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How to Landscape Without Plants

Most landscape design consists of a combination of turf, ornamental plantings, and hardscape--walkways, patios, fountains, decks, and other non-living aesthetic or utilitarian features. However, an attractive hardscape for a residential yard, urban courtyard or commercial property can be designed without any plants at all, minimizing maintenance costs. A mix of material colors and texture and a large sundial installation will play with elements of light and shadow, creating visual interest, while inclusion of a water feature will add motion and sound.

Sketch a rough map of the area to be landscaped on graph paper using pencil. Measure the area's dimensions with tape measure and note those on the graph paper sketch. Observe the landscape throughout the day, marking areas of sun and shade on the sketch.

Set several wood stakes into the ground around the edges of the landscape area. Run string across the area between pairs of stakes, tying it tightly to each stake several inches off the ground. Assess the grade or slope of the area by placing the bubble level along the string. Sketch a cut-away view of the landscape area on graph paper with pencil, noting all slopes and grades.

Grade the landscape area to nearly level, with a slight slope towards one central area for drainage, using lawn tractor, small bulldozer or, for a smaller area, shovels. Terrace steep slopes, leaving nearly-level surfaces between the vertical rises of the terraces, tapering slightly downward towards the lowest surface level. Build vertical walls to front the steps of the terraces, using pavers, bricks, or field stone. Include stairs for comfortably descending the terraces.

Assess the size and topography of the landscape area to determine where a watercourse and a large-scale sundial feature may be installed for best aesthetic and functional effect. Outline the location for installing these features on your graph-paper sketch map. Draw complementary shapes between these features, to be filled in on the ground with edged blocks of contrasting materials.

Dig a 3-foot deep hole, about 1/20 the width and length dimensions of the landscape area, at about the center of the lowest level of the landscape area, centered on the point to which the area's slope has been graded. Disperse the removed soil to the outer edges of the landscape area with a shovel, lawn tractor or bulldozer. Fill the hole with 1 foot of pea gravel and 2 feet of sand.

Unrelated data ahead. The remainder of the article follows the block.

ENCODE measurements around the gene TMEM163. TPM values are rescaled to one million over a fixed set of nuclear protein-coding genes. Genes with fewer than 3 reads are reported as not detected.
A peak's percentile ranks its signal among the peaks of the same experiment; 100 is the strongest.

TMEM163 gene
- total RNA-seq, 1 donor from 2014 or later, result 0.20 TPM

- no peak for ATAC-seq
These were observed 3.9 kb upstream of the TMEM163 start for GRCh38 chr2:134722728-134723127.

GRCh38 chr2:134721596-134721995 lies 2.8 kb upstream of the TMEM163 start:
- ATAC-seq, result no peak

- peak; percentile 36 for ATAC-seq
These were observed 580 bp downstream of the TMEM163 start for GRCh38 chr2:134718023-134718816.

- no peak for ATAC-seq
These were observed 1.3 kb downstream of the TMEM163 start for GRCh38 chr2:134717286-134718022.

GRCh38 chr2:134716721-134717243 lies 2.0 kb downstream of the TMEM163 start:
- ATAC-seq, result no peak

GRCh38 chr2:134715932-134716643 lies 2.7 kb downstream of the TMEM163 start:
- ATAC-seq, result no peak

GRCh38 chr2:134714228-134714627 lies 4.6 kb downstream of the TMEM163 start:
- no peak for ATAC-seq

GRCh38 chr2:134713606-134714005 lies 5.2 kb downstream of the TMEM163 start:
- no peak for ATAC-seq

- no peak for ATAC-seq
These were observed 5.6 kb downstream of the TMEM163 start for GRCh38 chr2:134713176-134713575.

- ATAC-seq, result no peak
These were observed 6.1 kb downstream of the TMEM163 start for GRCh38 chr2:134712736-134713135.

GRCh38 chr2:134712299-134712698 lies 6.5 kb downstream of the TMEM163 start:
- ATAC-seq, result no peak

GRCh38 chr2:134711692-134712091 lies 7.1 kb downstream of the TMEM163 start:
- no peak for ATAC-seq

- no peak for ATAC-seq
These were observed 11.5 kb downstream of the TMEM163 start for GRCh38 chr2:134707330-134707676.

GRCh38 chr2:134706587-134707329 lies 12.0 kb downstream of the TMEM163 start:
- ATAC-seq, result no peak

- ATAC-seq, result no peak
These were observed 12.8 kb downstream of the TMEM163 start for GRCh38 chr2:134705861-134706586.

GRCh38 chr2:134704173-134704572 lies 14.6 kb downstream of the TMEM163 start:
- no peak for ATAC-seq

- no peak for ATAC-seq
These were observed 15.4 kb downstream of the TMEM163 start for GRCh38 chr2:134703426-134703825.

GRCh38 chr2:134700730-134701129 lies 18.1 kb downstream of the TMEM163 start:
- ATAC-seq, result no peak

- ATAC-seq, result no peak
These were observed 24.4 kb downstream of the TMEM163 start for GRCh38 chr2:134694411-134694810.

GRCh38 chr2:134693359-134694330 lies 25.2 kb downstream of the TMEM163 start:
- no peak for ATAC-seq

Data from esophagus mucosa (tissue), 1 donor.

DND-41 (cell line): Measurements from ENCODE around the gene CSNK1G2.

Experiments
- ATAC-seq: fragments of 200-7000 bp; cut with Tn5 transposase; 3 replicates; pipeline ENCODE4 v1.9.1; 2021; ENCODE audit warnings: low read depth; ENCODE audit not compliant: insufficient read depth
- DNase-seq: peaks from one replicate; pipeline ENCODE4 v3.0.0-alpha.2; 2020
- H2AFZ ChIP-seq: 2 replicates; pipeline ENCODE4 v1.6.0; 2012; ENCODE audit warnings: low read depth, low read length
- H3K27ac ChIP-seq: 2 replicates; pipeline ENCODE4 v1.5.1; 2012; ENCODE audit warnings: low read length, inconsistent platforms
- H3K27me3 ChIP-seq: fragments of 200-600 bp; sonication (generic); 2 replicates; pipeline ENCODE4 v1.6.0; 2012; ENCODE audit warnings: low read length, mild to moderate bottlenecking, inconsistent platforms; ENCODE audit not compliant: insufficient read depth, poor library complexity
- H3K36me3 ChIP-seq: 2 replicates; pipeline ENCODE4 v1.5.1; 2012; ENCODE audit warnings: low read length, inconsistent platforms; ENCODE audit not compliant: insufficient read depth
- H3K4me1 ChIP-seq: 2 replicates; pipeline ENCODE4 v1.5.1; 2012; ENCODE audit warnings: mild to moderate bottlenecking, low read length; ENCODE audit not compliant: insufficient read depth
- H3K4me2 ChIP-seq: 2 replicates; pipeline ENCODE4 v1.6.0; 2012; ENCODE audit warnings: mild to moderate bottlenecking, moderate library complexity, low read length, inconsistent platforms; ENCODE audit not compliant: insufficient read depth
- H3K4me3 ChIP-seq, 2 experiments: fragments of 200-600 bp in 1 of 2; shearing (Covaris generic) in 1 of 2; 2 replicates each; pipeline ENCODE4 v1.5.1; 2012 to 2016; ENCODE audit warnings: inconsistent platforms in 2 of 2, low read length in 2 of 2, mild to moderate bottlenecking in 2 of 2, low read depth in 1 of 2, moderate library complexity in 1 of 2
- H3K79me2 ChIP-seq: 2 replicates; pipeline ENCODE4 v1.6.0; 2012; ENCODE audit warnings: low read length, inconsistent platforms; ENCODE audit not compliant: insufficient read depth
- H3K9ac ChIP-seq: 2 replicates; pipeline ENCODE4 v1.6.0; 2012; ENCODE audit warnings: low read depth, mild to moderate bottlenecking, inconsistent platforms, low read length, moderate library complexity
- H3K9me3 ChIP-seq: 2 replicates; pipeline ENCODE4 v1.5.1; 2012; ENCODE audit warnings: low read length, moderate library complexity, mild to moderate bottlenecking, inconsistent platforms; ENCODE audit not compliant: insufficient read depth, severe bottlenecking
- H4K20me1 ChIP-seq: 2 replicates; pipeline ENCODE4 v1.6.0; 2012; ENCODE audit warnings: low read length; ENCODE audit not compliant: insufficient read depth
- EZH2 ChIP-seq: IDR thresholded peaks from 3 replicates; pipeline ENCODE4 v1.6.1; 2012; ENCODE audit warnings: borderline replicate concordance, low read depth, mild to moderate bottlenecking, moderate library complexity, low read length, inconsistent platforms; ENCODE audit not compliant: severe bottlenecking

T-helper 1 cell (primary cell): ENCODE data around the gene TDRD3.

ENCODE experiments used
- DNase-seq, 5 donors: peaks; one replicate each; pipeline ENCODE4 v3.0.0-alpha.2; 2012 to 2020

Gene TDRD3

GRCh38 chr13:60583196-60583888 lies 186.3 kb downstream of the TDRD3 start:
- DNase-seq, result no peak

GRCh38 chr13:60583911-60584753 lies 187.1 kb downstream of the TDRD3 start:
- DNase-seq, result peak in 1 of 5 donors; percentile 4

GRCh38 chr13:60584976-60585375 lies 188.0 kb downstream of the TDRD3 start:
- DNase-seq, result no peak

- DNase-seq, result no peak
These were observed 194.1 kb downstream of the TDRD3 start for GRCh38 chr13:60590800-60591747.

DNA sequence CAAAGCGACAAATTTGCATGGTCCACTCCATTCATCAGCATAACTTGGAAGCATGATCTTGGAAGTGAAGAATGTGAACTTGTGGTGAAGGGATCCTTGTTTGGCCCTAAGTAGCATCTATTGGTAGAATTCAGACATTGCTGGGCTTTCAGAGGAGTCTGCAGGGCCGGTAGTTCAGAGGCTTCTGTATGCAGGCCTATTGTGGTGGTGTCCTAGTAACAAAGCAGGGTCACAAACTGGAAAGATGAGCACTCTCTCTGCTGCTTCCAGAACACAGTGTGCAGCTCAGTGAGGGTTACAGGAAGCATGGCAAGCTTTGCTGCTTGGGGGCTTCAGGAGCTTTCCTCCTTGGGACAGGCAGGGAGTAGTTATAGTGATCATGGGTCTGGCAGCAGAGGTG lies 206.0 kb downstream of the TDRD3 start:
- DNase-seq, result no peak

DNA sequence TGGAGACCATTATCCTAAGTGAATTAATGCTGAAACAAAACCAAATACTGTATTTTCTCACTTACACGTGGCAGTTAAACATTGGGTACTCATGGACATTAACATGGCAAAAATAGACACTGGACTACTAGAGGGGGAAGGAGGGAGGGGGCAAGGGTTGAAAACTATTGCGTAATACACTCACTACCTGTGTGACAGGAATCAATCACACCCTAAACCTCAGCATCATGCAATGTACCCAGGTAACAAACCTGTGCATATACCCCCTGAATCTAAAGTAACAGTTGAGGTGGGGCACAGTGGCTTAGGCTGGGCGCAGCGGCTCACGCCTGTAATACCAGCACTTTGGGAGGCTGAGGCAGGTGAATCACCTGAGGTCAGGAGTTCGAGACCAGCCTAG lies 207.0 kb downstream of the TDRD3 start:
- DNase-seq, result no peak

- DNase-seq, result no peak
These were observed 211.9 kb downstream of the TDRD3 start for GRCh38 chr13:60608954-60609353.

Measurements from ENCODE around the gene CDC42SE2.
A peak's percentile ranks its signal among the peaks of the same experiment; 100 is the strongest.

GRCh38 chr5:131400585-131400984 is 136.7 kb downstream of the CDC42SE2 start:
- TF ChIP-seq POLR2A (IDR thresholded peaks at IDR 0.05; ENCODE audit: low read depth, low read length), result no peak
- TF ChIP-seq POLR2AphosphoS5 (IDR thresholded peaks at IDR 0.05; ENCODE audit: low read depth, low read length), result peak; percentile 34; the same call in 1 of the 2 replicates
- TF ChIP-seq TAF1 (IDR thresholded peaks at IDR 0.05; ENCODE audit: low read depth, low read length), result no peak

Lay landscape weed cloth over all horizontal surfaces of the landscape area. Outline each section of the landscape design, as indicated on the graph paper sketch, with pavers or bricks.

In center of area designated for a sundial, cut a hole in the weed cloth with utility shears. Dig a hole 2 feet deep and the outer dimensions of your obelisk or pole, using a shovel. Stand the obelisk or pole vertically in the hole and backfill around it with removed topsoil. Press the obelisk or pole firmly into place by tamping down the earth around it with your feet. Set 12 fieldstones around the obelisk or pole, at a distance of 4 to 10 feet from it, indicating the locations where its shadow will mark each hour of the day. Set cobblestones in concentric circles around the obelisk or pole and stones, filling the surface of this segment of the landscape. Fill in between the cobblestones with white sand.

In the center of the area designated for a water feature, cut away landscape weed cloth with shears in the size of the desired water pool. Dig a hole to the desired size, and line the hole with pond liner. Set recirculating water pump in the pond liner.

Stack concrete slabs and silver-colored metal culvert piping to provide an attractive waterfall course, ending in the pond. Connect hose from recirculating water pump to the top of the stacked materials. Fill pool with water and prime the pump. Plug the pump into an electrical outlet and turn it on to test the water flow. Adjust the stacked concrete slabs and pipes until you achieve your desired flow effect. Fill remainder of ground surface of the segment of landscape around the water feature with pea gravel.

Fill the remaining outlined segments of the landscape area to the top of the pavers or bricks used for outlining, each with one landscaping material (crushed marble, pea gravel, white sand) to make an attractive pattern. Stand field stones in the white sand portion and rake the sand surface gently with a metal rake to create a zen-garden effect.


Consider alternative materials, like dry corn, pine bark, or sea shells, set in blocks or geometric shapes edged with pavers or brick to create additional textural and color interest.

Add black and white or color tile to poured concrete in mosaic forms to echo the classical piazzas of the Mediterranean. Complete a classical look with a colonnade and sculptures on architectural pedestals.

Install marble benches or wood or rattan seating to enjoy your plantless landscaping. A fire pit also makes an ideal hardscape feature, providing a focal point for sitting groups.

Include sculpture and lighting to enhance your hardscape landscape.

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